Apart from these publications, the Institute’s library contains more than 10,000 volumes and 180 serial journals (around 50 are in local language(s) and 130 in foreign languages). The largest part of the library collection contains books on Ottoman history (especially the Ottoman Balkans), general history, literatures and cultures of Bosnia and the Middle East, Islamic art and architecture, etc. The secondary literature is predominantly in Turkish, English and Bosnian/Croatian/Serbian, but works in Arabic, Persian, French and German can also be found. A second, separate library collection is the Hadžibegić Library, named after Hamid Hadžibegić, one of the Institute’s researchers who donated his private library to the center in 2001. This library comprises more than 1000 volumes, as well as a certain number of journals. The works are primarily in Bosnian/Croatian/Serbian but there are also some in Turkish, especially when it comes to books dealing with Ottoman history, architecture and literature. There is also a significant number of dictionaries, grammars and language instruction books.

One of the documents salvaged from the Institute of Oriental Studies

One of the documents salvaged from the Institute of Oriental Studies

Research experience

The Institute has two comfortable reading rooms, one larger and one smaller. A paper catalog is available though there is no computer catalog. The material listed in the paper catalog is digitized, and can be seen upon request (on CD). Researchers can see the original material, but only in the presence of the librarian or archivist. The manuscript material and the sijills can be seen the same day upon arrival. The same applies for the reference literature from both of the two library collections. Manuscripts, however, have been digitized and may be viewed as high-quality photographs on the computer.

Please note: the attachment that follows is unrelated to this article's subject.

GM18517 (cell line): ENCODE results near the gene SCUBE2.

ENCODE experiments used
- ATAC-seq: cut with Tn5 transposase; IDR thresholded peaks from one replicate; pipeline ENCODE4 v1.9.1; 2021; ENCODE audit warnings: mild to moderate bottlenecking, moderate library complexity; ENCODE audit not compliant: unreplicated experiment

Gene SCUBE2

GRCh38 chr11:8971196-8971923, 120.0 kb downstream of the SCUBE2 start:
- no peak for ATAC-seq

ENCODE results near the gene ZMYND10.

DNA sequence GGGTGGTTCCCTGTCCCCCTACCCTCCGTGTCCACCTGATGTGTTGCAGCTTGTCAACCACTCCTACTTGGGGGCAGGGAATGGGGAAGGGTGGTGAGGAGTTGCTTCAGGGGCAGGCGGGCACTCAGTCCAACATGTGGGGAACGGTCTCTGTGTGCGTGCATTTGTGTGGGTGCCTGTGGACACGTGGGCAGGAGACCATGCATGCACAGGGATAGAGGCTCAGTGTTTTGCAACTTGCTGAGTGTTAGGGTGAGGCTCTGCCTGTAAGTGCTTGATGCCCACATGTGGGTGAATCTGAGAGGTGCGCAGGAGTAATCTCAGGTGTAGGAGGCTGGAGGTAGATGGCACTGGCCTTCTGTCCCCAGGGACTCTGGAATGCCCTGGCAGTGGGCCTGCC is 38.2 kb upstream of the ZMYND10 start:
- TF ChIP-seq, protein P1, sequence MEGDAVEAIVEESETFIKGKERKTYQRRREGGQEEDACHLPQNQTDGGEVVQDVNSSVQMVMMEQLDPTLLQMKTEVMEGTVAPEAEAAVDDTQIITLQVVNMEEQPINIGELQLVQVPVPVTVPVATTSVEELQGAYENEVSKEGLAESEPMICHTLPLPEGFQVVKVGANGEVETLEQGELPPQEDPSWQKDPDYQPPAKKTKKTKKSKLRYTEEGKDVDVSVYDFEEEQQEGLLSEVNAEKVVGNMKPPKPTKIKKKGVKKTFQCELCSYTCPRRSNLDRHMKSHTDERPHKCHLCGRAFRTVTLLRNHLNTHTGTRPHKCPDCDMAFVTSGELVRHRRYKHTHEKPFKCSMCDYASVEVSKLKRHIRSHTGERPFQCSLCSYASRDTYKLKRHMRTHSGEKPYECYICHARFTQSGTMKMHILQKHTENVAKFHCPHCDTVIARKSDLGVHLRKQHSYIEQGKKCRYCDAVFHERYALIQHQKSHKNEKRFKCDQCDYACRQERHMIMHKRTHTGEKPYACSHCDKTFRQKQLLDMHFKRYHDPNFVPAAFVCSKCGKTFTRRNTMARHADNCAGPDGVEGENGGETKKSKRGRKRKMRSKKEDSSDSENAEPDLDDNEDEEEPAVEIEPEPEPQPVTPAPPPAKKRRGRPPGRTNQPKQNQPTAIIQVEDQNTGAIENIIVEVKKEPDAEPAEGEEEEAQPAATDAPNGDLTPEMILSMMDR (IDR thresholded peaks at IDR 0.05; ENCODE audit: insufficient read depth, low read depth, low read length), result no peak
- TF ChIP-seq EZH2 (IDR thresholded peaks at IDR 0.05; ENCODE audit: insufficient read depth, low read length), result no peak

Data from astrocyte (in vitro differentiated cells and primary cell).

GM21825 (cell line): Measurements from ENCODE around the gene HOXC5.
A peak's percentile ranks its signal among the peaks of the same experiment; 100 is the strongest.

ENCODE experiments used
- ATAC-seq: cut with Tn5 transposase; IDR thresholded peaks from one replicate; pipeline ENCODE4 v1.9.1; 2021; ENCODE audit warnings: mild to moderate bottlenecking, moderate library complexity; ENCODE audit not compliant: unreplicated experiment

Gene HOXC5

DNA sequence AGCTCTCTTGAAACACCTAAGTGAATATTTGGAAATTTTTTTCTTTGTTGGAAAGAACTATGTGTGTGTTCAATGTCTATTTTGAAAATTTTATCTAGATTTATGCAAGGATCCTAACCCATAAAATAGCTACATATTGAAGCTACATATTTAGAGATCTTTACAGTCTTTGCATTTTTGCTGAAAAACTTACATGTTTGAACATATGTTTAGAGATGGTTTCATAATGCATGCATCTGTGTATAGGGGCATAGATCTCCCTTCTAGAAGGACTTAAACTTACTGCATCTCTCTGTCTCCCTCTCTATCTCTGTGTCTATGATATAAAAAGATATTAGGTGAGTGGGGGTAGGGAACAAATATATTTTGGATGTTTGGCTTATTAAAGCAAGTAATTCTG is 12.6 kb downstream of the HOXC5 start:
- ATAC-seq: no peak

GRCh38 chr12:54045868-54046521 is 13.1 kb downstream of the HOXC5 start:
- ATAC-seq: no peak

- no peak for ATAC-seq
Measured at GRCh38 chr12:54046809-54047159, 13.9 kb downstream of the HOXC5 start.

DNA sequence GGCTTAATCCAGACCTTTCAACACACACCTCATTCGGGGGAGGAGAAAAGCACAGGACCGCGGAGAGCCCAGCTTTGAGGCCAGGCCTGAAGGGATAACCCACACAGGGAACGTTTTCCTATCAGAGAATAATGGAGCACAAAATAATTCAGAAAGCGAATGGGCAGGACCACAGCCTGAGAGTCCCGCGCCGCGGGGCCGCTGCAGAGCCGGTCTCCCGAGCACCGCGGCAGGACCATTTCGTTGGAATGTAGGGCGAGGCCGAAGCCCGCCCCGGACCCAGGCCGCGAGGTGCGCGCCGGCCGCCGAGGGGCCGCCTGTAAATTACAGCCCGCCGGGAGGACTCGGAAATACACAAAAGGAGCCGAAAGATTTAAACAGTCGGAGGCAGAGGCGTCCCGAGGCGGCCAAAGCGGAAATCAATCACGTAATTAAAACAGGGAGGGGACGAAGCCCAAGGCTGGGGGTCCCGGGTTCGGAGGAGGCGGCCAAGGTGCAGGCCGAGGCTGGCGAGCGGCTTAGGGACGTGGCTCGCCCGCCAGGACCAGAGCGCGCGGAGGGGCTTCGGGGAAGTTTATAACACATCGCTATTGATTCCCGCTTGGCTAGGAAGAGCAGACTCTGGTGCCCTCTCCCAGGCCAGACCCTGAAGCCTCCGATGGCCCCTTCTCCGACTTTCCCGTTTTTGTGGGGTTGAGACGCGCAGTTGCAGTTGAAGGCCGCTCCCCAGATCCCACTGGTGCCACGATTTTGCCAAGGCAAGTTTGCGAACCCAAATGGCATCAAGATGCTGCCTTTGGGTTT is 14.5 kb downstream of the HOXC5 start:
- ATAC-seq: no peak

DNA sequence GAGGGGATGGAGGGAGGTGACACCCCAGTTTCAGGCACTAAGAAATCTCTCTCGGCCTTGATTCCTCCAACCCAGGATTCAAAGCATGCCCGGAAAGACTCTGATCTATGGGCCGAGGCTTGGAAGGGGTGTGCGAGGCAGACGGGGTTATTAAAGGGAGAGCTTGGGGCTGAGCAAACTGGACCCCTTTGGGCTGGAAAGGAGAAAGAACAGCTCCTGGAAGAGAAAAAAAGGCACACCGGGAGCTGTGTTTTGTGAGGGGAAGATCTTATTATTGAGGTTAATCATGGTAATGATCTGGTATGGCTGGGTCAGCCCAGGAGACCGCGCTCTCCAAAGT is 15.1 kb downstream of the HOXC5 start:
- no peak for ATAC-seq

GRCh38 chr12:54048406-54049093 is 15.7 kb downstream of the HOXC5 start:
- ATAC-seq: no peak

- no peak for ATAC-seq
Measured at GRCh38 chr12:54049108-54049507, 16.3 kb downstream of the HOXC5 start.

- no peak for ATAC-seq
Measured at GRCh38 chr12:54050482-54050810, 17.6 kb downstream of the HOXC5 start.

The librarian and the archivist (who are also researchers at the Institute) are very helpful. They speak English and Turkish. The rest of the staff (eighteen researchers in total, consisting of Arabists, Ottomanists, and Persianists) can be consulted if there is any specific question related to the material.


The Institute is officially open to researchers and students Monday to Friday from 9:00 to 11:00, but they can usually stay until 15:00. There are no long-term closures and researchers can come in every part of the year, but they should keep in mind national as well as Islamic religious holidays when the Institute is closed for a day or two. It is highly recommended for the researchers to send an email announcing their visit a couple of days prior and to remember to bring their passport (in the case of foreign researchers and students) or ID (in the case of Bosnian citizens). They are supposed to email the librarian of the Institute, Ms Mubera Bavčić. The whole process is very straightforward. The library membership fee is 10 KM (approximately €5).

The Institute is not wheelchair accessible.


Digitized manuscripts and the archive material is available for free in CD format, but the researchers should keep in mind that the amount of material which will be given is limited. The reference material can also be copied for 0.20 KM per page (€0.10).

Transportation and Food

The Institute is located on the campus of the University of Sarajevo. It can be reached by bus, tram (all the tram numbers apart from number 1), or a twenty-minute walk from the center. The Institute is also a five-minute walk from the Faculty of Philosophy.

Across the street from the campus, there is a shopping mall with several eating options, of which the small restaurants in the mall and the adjacent building are the most suitable in price and quality.

Contact information

The Institute for Oriental Studies in Sarajevo has a website with some useful information; however, it is only available in Bosnian at the moment.


Address: Orijentalni institut u Sarajevu

Zmaja od Bosne 8b

Sarajevo 71 000

Phone: 00 387 33 225 353

Email address:

Resources and Links

The catalog for the collection is not accessible on the internet. There are three paper catalogs published by the Institute, however, only the latest one deals with the collection in its present state:

Institute for Oriental Studies in Sarajevo. Catalogue of Arabic, Turkish, Persian and Bosnian Manuscripts (prepared by Lejla Gazić).  London-Sarajevo: Al-Furqān Islamic Heritage Foundation and Institute for Oriental Studies, 2009.

These are the paper catalogs of the material no longer existing in the Institute:

Orijentalni institut u Sarajevu. Katalog perzijskih rukopisa Orijentalnog instituta u Sarajevu (obradio Salih Trako). Sarajevo: Orijentalni institut u Sarajevu (Posebna izdanja), 1986.

Orijentalni institut u Sarajevu. Katalog rukopisa Orijentalnog instituta – Lijepa književnost (obradili Salih Trako i Lejla Gazić). Sarajevo: Orijentalni institut u Sarajevu (Posebna izdanja), 1997.


Dzenita Karic is a researcher at the Institute for Oriental Studies in Sarajevo, currently working on a project of Hajj travelogues in Bosnia and Herzegovina.

Cite this: Dzenita Karic, “The Institute for Oriental Studies in Sarajevo,” HAZINE, 10 Feb 2014